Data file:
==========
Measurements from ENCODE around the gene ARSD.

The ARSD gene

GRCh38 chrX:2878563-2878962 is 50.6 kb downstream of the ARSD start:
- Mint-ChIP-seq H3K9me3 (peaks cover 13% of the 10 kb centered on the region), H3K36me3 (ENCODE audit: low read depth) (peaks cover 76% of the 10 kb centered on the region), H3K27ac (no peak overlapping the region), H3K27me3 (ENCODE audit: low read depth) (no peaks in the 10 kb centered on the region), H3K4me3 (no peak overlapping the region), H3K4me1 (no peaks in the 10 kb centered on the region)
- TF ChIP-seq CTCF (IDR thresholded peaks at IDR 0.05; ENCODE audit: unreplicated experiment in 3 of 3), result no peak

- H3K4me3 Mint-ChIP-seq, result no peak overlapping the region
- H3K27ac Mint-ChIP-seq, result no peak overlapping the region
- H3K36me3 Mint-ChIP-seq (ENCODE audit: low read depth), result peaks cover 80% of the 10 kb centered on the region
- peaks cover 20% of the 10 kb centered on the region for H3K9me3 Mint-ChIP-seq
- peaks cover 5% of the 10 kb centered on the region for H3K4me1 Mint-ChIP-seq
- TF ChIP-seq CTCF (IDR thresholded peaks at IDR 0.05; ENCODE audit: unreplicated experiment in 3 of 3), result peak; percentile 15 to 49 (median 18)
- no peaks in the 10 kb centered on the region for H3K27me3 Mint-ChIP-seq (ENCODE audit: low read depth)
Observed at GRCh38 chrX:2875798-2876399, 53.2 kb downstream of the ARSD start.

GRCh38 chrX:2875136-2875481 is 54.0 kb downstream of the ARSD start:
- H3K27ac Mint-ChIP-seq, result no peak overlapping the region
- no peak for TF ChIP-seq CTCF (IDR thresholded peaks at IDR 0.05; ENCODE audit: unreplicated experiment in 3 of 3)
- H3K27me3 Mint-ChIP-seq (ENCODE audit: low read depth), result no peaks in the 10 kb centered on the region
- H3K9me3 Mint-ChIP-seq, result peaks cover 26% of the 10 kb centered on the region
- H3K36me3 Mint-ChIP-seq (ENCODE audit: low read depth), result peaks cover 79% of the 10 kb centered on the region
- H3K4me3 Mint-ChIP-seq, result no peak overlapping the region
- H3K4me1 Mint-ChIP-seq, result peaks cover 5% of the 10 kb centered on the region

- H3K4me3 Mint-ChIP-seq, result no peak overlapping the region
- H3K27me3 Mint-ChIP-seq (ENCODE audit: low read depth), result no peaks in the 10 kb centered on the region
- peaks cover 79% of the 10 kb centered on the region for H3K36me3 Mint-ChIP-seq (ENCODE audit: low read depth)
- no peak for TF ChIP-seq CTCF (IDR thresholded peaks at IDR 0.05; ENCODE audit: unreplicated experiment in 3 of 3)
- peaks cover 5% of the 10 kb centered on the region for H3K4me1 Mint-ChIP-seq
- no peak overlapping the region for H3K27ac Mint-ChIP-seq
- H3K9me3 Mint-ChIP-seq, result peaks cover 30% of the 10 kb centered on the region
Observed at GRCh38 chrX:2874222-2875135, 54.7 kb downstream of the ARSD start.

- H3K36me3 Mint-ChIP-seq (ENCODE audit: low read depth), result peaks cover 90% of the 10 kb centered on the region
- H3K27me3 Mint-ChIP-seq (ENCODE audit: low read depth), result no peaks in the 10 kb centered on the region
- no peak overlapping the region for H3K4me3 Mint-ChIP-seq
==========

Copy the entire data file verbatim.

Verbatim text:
Measurements from ENCODE around the gene ARSD.

The ARSD gene

GRCh38 chrX:2878563-2878962 is 50.6 kb downstream of the ARSD start:
- Mint-ChIP-seq H3K9me3 (peaks cover 13% of the 10 kb centered on the region), H3K36me3 (ENCODE audit: low read depth) (peaks cover 76% of the 10 kb centered on the region), H3K27ac (no peak overlapping the region), H3K27me3 (ENCODE audit: low read depth) (no peaks in the 10 kb centered on the region), H3K4me3 (no peak overlapping the region), H3K4me1 (no peaks in the 10 kb centered on the region)
- TF ChIP-seq CTCF (IDR thresholded peaks at IDR 0.05; ENCODE audit: unreplicated experiment in 3 of 3), result no peak

- H3K4me3 Mint-ChIP-seq, result no peak overlapping the region
- H3K27ac Mint-ChIP-seq, result no peak overlapping the region
- H3K36me3 Mint-ChIP-seq (ENCODE audit: low read depth), result peaks cover 80% of the 10 kb centered on the region
- peaks cover 20% of the 10 kb centered on the region for H3K9me3 Mint-ChIP-seq
- peaks cover 5% of the 10 kb centered on the region for H3K4me1 Mint-ChIP-seq
- TF ChIP-seq CTCF (IDR thresholded peaks at IDR 0.05; ENCODE audit: unreplicated experiment in 3 of 3), result peak; percentile 15 to 49 (median 18)
- no peaks in the 10 kb centered on the region for H3K27me3 Mint-ChIP-seq (ENCODE audit: low read depth)
Observed at GRCh38 chrX:2875798-2876399, 53.2 kb downstream of the ARSD start.

GRCh38 chrX:2875136-2875481 is 54.0 kb downstream of the ARSD start:
- H3K27ac Mint-ChIP-seq, result no peak overlapping the region
- no peak for TF ChIP-seq CTCF (IDR thresholded peaks at IDR 0.05; ENCODE audit: unreplicated experiment in 3 of 3)
- H3K27me3 Mint-ChIP-seq (ENCODE audit: low read depth), result no peaks in the 10 kb centered on the region
- H3K9me3 Mint-ChIP-seq, result peaks cover 26% of the 10 kb centered on the region
- H3K36me3 Mint-ChIP-seq (ENCODE audit: low read depth), result peaks cover 79% of the 10 kb centered on the region
- H3K4me3 Mint-ChIP-seq, result no peak overlapping the region
- H3K4me1 Mint-ChIP-seq, result peaks cover 5% of the 10 kb centered on the region

- H3K4me3 Mint-ChIP-seq, result no peak overlapping the region
- H3K27me3 Mint-ChIP-seq (ENCODE audit: low read depth), result no peaks in the 10 kb centered on the region
- peaks cover 79% of the 10 kb centered on the region for H3K36me3 Mint-ChIP-seq (ENCODE audit: low read depth)
- no peak for TF ChIP-seq CTCF (IDR thresholded peaks at IDR 0.05; ENCODE audit: unreplicated experiment in 3 of 3)
- peaks cover 5% of the 10 kb centered on the region for H3K4me1 Mint-ChIP-seq
- no peak overlapping the region for H3K27ac Mint-ChIP-seq
- H3K9me3 Mint-ChIP-seq, result peaks cover 30% of the 10 kb centered on the region
Observed at GRCh38 chrX:2874222-2875135, 54.7 kb downstream of the ARSD start.

- H3K36me3 Mint-ChIP-seq (ENCODE audit: low read depth), result peaks cover 90% of the 10 kb centered on the region
- H3K27me3 Mint-ChIP-seq (ENCODE audit: low read depth), result no peaks in the 10 kb centered on the region
- no peak overlapping the region for H3K4me3 Mint-ChIP-seq